The Revd Paul Smith gives four talks exploring the theme “The Lamb of God.”
A weekend of Bible exposition, encouraging worship and prayer, great fellowship and wonderful hospitality. Come for the weekend or for a day.
The Religious Hatred Bill failed in Parliament, so why now review this book? After reading it, I realized that the implications of the Bill are only a small part of the erosion of Christian freedoms: ‘Churches and Christian organizations are increasingly falling foul of secularist “politically correct” agendas that aim to attack and undermine religious liberty and freedom of conscience’. Edited by Rob Frost, there are ten contributions by people involved in public life – in education, law, politics and the church – and analytical reflections on legal history, mission and philosophy. Three strong impressions remain.
First, simply and briefly, beware of politically correct ‘tolerance’ – it may easily become compromise. It was referred to as the ‘tyranny of tolerance’ and the point emerges very strongly in several places.
Second, some contributors were so concerned about the problems they were prepared make surprisingly robust assertions. A barrister wrote of an elderly preacher attacked by 30 or 40 young people. The victim was arrested on the premise that he had ‘incited’ the attack because his banner read ‘Stop immorality, stop homosexuality, stop lesbianism. Turn to Jesus’. The court ruled the banner was neither threatening nor abusive, but insulting, resulting in his conviction, £300 fine and £395 costs. His attackers remain free to assault anyone expressing similar Christian ethics. By contrast, Peter Tatchell read a homoerotic poem through a bullhorn, and despite complaints the police defended his right to freedom of speech. The Barrister’s unexpectedly strong comment was that the police ‘understand that certain “hate-speech” (that is, if it is anti-Jewish or anti-Christian in tone) is approved and other “hate-speech” is impermissible’.
Third, Christians can complacently believe we enjoy a privileged position, so all will be well. One worker with Youth for Christ rather resignedly remarked ‘We seem to have sussed the God of all comfort, love and joy, but what about the God who judges humanity, the God to be feared, the Jesus who turned over tables – have we lost sight of that aspect of his character? There is so much anti-Christian talk, but we sit back and do nothing about it. The flow of hostile words and actions towards us continues … yet few Christians seem to argue with any conviction'.
Ram Gidoomal, who stood for London Mayor on a Christian Party platform, discovered that ‘While the Christian establishment hesitated to lend its support, Hindus, Muslims and Sikhs backed my campaign with more than words. They were absolutely delighted to see a political party openly speaking up for pro-life issues, family life and so on’. A contributor concerned for the persecuted church ended by warning ‘As we continue to support and pray for persecuted Christians around the world, let us also be vigilant in our own nation and community. History has shown that the progression from disinformation through discrimination to violence can be surprisingly rapid’.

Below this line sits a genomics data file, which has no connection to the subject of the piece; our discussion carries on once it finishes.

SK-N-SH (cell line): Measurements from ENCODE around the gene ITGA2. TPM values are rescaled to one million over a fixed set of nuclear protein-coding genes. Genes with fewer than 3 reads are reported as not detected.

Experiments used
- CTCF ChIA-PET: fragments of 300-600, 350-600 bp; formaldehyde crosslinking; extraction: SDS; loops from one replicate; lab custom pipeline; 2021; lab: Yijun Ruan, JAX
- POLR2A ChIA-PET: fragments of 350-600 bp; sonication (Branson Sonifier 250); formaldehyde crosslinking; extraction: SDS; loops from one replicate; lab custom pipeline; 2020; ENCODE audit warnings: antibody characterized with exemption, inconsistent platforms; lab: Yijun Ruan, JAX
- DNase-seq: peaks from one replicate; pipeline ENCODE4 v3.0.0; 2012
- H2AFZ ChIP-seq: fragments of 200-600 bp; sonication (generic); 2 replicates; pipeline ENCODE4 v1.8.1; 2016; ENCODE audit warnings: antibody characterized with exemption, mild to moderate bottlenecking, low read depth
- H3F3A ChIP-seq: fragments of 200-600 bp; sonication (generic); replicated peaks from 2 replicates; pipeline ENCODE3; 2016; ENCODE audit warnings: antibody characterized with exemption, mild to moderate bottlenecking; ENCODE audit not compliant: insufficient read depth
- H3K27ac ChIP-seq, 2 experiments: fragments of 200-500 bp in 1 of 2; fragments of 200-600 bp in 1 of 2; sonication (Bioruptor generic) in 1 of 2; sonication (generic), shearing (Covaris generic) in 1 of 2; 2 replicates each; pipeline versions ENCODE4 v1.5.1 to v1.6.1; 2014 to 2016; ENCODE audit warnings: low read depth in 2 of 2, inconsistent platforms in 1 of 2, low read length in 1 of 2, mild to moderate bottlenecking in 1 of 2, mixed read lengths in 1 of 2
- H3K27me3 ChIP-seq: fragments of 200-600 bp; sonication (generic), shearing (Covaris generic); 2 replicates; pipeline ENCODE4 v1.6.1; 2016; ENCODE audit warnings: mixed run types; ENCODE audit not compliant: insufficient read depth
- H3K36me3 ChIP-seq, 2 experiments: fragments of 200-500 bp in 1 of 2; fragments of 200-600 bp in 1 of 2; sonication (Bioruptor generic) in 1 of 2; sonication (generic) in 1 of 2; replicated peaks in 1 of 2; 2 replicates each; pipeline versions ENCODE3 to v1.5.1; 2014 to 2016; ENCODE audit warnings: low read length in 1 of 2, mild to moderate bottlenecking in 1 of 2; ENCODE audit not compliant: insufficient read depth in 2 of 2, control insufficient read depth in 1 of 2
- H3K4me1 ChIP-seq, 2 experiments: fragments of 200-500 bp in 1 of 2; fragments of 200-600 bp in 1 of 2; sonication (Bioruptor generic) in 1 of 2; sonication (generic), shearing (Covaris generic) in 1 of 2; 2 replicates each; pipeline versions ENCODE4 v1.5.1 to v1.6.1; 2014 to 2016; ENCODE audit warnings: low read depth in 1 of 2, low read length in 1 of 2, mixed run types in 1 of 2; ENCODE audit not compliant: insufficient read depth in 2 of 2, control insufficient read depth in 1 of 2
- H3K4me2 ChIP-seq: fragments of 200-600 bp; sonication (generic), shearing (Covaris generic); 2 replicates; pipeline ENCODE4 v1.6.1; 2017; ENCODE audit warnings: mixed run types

I finished the book on the 11th, when Headline readers are asked to pray for our MPs. Perhaps we should consider buying ours a copy!
Reviewed by Ken F Bowden, a Methodist Local Preacher and retired librarian.
Freedom fighters are usually regarded as rebels who by force of arms seek to amend or overthrow governments and policies that annoy them. There is, however, another way of being freedom fighters and Rob Frost has edited a timely, if disconcerting collection of ten different perspectives on various aspects of the current threats and challenges.
Charles Foster, a legal historian, contributes the longest (at 25 pages) and arguably the most important chapter. He argues that anti-discriminatory legislation is basically good, while tolerance is usually morally right and politically necessary. But when does ‘political correctness’ become ‘intolerable’?
Ram Gidoomal contributes a gripping and highly instructive piece, whilst the testimony of Pastor Hezekiel Shoorosh of Lahore is a pertinent modern example of the power of God’s love in a generally anti-Christian age.
This book is timely as there are continuing examples of the issues it raises. It leaves readers in no doubt that, amid the clamour for ‘equality’ and ‘tolerance’, anything that smacks of ‘intolerance’ risks being condemned out of hand. It may be a candidate European Commissioner being rejected because he aligned himself with traditional church teaching on homosexuality, or a retired west Lancashire couple visited by the (thought?) police and harassed simply because they voiced their personal objection to a local authority’s apparent promotion of homosexuality. To say nothing of Sir Iqbal Sacranie’s being investigated for simply asserting the traditional Islamic view that homosexuality is harmful.
Rob Frost is a good choice for editor of this compilation. He is on record as fearing that Christian freedom in the United Kingdom is eroding so rapidly that, unless British Christians get their united act together, we will be facing persecution before long; that the emphasis on ‘rights’ and ‘equality’ is posing a more insidious threat than ever before.
Read the book, be challenged, be amazed. And pray that the current anti-Christian trends may at least be curtailed if not drastically altered. Miracles still happen!
Readers concerned about these issues may be interested to read the latest Cambridge Paper, Victim Chic - The rhetoric of victimhood, a free download from www.jubilee-centre.org/cambridge_papers